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This lawmaker bought a luxury houseboat in 2004. He never paid a dime in property taxes.

State Rep. C. Wesley Morgan failed to pay property taxes on his $350,000 houseboat for more than a decade, denying school districts and local governments thousands of dollars each year, according to public records and interviews with officials.

Morgan, a Republican from Richmond, confirmed through a spokeswoman that he paid sales tax on the luxury boat when he bought it in 2004 but has never paid property taxes on it.

The freshman state lawmaker said he could not speak with a Herald-Leader reporter about the boat without first getting permission from House GOP leaders, who allowed him to answer questions through Daisy Olivo, a spokeswoman for House Republicans.

Morgan registered his boat with the U.S. Coast Guard after buying it and believed that as a result of doing so, he did not owe any further taxes on it, Olivo said.

“He is unaware of any outstanding taxes owed,” Olivo said.

Morgan’s understanding is incorrect, according to state and local officials.

Officials in Pulaski County, where the boat is docked on Lake Cumberland, said the 2016 property tax bill on the boat would have been either $2,350 or $4,487, depending on its documentation status with the Coast Guard. Those figures were calculated using local tax rates and the $350,000 value of the boat listed in a court document.

Morgan’s boat has been docked at a Pulaski County marina since 2014, so he should have paid property taxes in the county in 2015, 2016 and 2017, according to the Pulaski County clerk’s office.

WesleyMorgan

The state, the county school system, local services such as the library, as well as the city of Burnside, would have shared the money.

If Morgan did not pay taxes on the boat going back more than a decade, he ultimately could face a bill totaling tens of thousands of dollars because of added penalties and interest, said Tim Popplewell, the property valuation administrator in Russell County, who deals with houseboat taxes.

“He’s gonna get a big tax bill,” Popplewell said. “You’re gonna get upwards of $75,000 in a hurry.”

Popplewell said he has heard the claim a few times that documenting a houseboat with the Coast Guard excuses the owner from paying taxes.

That’s not the case, and it strains credulity that Morgan — a businessman who owns four liquor stores — would believe it, Popplewell said.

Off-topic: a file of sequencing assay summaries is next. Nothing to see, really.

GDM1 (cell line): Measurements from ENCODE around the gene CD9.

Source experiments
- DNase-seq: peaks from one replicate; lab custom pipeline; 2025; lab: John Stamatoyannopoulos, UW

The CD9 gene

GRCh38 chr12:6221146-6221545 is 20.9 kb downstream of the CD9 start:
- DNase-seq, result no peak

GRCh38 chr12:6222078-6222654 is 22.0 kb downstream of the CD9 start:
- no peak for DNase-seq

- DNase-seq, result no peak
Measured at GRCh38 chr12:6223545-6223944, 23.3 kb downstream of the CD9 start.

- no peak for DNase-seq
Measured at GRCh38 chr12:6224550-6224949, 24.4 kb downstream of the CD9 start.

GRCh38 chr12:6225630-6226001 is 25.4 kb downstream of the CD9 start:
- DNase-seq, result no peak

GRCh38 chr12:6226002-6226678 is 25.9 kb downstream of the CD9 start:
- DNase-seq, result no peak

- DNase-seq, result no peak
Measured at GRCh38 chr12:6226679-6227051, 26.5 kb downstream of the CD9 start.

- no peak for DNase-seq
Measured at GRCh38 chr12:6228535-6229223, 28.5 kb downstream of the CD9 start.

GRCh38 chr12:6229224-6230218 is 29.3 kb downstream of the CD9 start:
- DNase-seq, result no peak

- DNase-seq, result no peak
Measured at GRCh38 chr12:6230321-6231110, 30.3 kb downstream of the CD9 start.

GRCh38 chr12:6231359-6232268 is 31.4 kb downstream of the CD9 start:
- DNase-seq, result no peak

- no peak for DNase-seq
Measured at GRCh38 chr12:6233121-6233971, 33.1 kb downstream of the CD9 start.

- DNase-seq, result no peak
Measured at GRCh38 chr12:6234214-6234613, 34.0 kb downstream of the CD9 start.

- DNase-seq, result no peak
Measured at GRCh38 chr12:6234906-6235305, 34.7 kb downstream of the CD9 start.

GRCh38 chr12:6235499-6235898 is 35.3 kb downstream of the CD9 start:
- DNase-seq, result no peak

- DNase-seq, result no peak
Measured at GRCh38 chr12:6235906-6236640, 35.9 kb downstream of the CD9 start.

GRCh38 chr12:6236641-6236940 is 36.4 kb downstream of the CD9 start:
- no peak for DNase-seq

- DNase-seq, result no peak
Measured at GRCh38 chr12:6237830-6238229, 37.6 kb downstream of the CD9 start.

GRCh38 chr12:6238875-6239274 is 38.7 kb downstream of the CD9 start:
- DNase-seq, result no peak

“I think that is a lame excuse that some people use,” he said.

Morgan has been the subject of controversy since joining the legislature in January because of proposed laws he filed to benefit his business and an arrest for illegally transporting alcohol as he moved products from one of his stores to another.

State law at the time barred liquor store owners from taking alcohol across county lines without a transporter’s license, a law designed to combat bootlegging. The legislature later changed the law and a judge dismissed the charge against Morgan, saying the statute was unconstitutional even before the change.

Officials said houseboat owners must declare their boat for tax purposes one of two ways in Kentucky.

One is to file a tangible tax return with the property valuation administrator in the county where the boat is docked, or with the Kentucky Department of Revenue. That method is for boats that have been registered with the Coast Guard.

The advantage of doing that is that there is a sizable state tax break on such “documented” boats. The state tax rate on tangible property is 45 cents per $100 valuation, but it’s only 1.5 cents per $100 on documented houseboats. Counties, schools and other local taxing districts can levy much higher tax rates on documented boats.

If the houseboat is not documented with the Coast Guard, the owner should get a title for it at the county clerk’s office, just as for other types of boats, according to the Kentucky Department of Revenue.

Records show Morgan did not go either route.

Morgan’s boat was not on Pulaski County’s certified personal property tax roll in 2015, 2016 or 2017, when a separate court record says it was docked at Lee’s Ford Marina Resort. That means he did not file a tangible tax return in those years.

In addition, there’s no record that he documented the boat with the Coast Guard in those years.

A Coast Guard database of documented boats current as of early July included an entry for the name and identification number of Morgan’s boat, but listed it as “case pending.”